Every year since we started the site back in 2008, we’ve done an annual holiday gift guide, highlighting manly, useful, classic, and unique gifts an Art of Manliness man might want to find under the tree. This year, I wanted to do something a little different: using the same criteria to compile an edition entirely dedicated to stocking stuffers.
Stocking stuffers often get overlooked in the rush to see the bigger gifts Santa’s left. But they’re one of my favorite parts of Christmas. There’s something so fun about little gifts small enough to be stuffed in a giant sock. Yet once a man ages out of the novelty toys of his youth, it can be hard to know how to fill his stocking with things that are both neat and useful. For that reason, we’ve created this massive guide that includes 50 stocking stuffers a father, husband, or brother will find both practical and delightful. While every stocking should have one or two just-for-fun items, too many stocking stuffers are bits of junk that get thrown in a desk drawer, and then, once the feeling of guilt wears off, put in a trash can or tag sale. So the things we’ve chosen are those a man will enjoy using the moment he pulls them from his stocking and for a long time afterwards.
Of course if you’re looking for bigger gift ideas, I highly recommend checking out our past guides, where you’ll find hundreds of great ideas:
We wrote about six forgotten and manly drugstore colognes and aftershaves earlier this year. It was a big hit. Cheap drugstore cologne was a staple in my dad’s stocking growing up, and I remember getting my first bottle of Brute in my stocking when I was twelve. Any of the old drugstore standbys make a great stocking stuffer gift. You can’t go wrong with Old Spice, but my favorite is definitely English Leather. $3-$10
Every man should carry a pocket knife. There’s a nice Benchmade Mini-Griptilian Tanto in the Huckberry General Store that would make a great gift. It’s my everyday carry knife, but it’s kind of pricey for a stocking stuffer. Fortunately, there are plenty of affordable, quality pocket knives on the market to choose from. I like this Handmade German Anchor knife from Garrett Wade ($30). Besides that particular pocket knife, Garret Wade offers several other great options. $10-$80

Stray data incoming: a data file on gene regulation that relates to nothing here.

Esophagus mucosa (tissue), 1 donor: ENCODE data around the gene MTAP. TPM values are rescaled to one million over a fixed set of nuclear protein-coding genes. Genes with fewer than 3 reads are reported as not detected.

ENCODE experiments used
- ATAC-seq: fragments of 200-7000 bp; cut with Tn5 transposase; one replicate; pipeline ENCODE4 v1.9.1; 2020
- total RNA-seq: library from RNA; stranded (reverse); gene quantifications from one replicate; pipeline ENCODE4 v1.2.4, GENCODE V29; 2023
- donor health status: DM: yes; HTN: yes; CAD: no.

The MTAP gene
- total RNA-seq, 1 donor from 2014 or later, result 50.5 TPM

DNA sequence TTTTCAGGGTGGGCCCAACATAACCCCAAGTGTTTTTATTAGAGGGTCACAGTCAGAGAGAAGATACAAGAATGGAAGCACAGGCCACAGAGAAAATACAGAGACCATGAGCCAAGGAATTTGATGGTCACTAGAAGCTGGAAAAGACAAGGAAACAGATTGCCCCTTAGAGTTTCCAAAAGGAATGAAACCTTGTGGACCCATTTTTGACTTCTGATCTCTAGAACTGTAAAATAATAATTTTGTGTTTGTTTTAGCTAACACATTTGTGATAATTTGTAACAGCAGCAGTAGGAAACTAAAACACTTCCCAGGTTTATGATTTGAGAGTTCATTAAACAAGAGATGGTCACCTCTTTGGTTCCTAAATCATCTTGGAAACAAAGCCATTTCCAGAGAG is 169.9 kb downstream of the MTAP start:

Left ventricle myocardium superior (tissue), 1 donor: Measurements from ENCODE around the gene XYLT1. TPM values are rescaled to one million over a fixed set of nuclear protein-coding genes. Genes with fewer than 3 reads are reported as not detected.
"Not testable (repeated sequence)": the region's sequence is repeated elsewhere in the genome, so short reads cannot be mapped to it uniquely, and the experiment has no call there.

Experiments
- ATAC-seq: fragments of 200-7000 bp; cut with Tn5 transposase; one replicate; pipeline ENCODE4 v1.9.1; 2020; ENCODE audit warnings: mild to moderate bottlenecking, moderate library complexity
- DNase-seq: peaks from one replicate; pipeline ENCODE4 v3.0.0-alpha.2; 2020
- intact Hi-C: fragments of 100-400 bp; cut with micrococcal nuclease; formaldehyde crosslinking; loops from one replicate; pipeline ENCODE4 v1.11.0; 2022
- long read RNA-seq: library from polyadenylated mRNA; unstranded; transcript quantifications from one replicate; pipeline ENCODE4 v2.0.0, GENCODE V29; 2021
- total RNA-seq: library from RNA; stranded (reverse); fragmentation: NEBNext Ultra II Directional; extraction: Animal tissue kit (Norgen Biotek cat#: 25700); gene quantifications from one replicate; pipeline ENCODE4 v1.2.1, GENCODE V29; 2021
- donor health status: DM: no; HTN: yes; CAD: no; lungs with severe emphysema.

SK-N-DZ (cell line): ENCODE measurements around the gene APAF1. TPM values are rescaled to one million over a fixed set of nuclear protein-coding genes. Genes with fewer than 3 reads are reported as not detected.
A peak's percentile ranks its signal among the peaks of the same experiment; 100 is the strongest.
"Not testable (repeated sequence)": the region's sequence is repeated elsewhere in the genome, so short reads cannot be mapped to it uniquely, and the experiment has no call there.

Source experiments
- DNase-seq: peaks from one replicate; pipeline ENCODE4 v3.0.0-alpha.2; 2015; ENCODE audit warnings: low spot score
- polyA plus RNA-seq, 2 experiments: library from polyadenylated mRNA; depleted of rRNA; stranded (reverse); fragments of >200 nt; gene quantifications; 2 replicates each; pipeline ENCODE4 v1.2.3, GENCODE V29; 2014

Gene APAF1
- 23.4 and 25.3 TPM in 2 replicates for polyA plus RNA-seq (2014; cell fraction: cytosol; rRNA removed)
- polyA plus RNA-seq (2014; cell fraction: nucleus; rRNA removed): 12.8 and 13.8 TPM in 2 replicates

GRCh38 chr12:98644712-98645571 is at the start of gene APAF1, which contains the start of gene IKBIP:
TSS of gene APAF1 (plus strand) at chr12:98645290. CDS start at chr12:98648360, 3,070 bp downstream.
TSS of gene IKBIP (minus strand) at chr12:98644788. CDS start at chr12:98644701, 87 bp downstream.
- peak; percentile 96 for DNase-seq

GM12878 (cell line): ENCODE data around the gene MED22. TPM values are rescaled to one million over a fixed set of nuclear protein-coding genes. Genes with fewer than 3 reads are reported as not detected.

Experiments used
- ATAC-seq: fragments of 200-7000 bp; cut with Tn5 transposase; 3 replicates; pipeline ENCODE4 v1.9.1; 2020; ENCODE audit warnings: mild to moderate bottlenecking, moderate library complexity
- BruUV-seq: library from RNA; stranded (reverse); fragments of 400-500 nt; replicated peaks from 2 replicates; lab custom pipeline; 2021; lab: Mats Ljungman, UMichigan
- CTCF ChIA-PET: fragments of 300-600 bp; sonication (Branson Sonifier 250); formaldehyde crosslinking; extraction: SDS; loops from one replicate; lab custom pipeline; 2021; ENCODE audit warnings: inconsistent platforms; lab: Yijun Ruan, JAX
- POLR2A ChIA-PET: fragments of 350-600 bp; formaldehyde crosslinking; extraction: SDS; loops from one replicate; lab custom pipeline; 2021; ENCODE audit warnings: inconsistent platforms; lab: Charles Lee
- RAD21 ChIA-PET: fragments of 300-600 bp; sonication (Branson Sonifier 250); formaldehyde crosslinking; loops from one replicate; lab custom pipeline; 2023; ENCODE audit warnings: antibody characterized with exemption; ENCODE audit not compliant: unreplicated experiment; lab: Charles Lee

I love a good reference book and my favorite by far is the Pocket Reference Guide, 4th Edition by Thomas J. Glover. This small, black book is crammed with just about every piece of information a man might want to know. Want to know about different lumber types? How about how to tie the fifty most common knots? Need a formula to determine the area of an oblique triangle? It’s all there in the Pocket Ref Guide and much, much more. Sure, you can find this info online these days, but this guide serves as a great book to have by the toilet so you can thumb through it while taking care of business. $8
This handsome handwarmer from Zippo makes the perfect stocking stuffer for the man who spends a lot of time in the freezing cold. My dad would have loved this in his game warden days on those cold mornings checking duck hunters. For a few extra dollars you can get your Zippo handwarmer engraved. $13
Besides helping you find your car keys in a dark parking lot when you accidentally drop them, a small tactical flashlight can also serve as a useful self-defense tool. Shine the bright light from the tactical flashlight in a would-be attacker’s eyes to temporarily blind him and give yourself enough time to run or counter-attack. High quality tactical flashlights can cost well over $100. For most folks, that’s probably too much for a stocking stuffer. At $40, the Streamlight 88301 Protac Tactical flashlight puts itself on the potential stocking stuffer bubble. While it doesn’t emit 500 lumens like its more expensive cousins, the 88301 does offer enough light output (180 lumens) to blind an attacker momentarily. $40
Old-School Hair Grooms